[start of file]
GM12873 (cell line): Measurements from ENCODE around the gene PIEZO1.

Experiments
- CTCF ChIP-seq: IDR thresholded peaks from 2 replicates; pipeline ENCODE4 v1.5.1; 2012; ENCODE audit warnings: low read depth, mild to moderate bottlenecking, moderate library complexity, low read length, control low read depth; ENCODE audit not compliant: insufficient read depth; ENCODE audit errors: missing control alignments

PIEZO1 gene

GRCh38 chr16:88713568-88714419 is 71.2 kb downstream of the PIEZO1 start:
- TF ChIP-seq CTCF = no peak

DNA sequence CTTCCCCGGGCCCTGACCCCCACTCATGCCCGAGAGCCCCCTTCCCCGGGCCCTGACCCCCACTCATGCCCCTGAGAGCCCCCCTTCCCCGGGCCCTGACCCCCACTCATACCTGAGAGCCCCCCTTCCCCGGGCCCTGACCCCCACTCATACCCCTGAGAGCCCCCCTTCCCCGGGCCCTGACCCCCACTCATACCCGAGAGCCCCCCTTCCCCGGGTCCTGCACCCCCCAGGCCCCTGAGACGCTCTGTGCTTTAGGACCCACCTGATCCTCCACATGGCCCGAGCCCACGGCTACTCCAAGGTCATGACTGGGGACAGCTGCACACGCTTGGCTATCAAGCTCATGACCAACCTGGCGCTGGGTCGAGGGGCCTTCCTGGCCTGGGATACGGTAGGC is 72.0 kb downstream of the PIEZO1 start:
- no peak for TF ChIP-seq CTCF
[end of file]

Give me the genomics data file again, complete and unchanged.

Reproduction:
GM12873 (cell line): Measurements from ENCODE around the gene PIEZO1.

Experiments
- CTCF ChIP-seq: IDR thresholded peaks from 2 replicates; pipeline ENCODE4 v1.5.1; 2012; ENCODE audit warnings: low read depth, mild to moderate bottlenecking, moderate library complexity, low read length, control low read depth; ENCODE audit not compliant: insufficient read depth; ENCODE audit errors: missing control alignments

PIEZO1 gene

GRCh38 chr16:88713568-88714419 is 71.2 kb downstream of the PIEZO1 start:
- TF ChIP-seq CTCF = no peak

DNA sequence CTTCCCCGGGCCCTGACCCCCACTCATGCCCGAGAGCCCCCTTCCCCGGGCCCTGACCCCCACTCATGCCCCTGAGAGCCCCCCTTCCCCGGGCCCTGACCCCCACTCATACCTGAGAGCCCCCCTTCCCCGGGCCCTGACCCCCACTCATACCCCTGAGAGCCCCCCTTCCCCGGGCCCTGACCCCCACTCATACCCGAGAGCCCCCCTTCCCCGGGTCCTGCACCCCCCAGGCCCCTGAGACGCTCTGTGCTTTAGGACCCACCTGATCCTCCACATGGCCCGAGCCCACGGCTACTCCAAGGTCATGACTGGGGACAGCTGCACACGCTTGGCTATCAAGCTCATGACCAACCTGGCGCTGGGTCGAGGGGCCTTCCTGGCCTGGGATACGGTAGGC is 72.0 kb downstream of the PIEZO1 start:
- no peak for TF ChIP-seq CTCF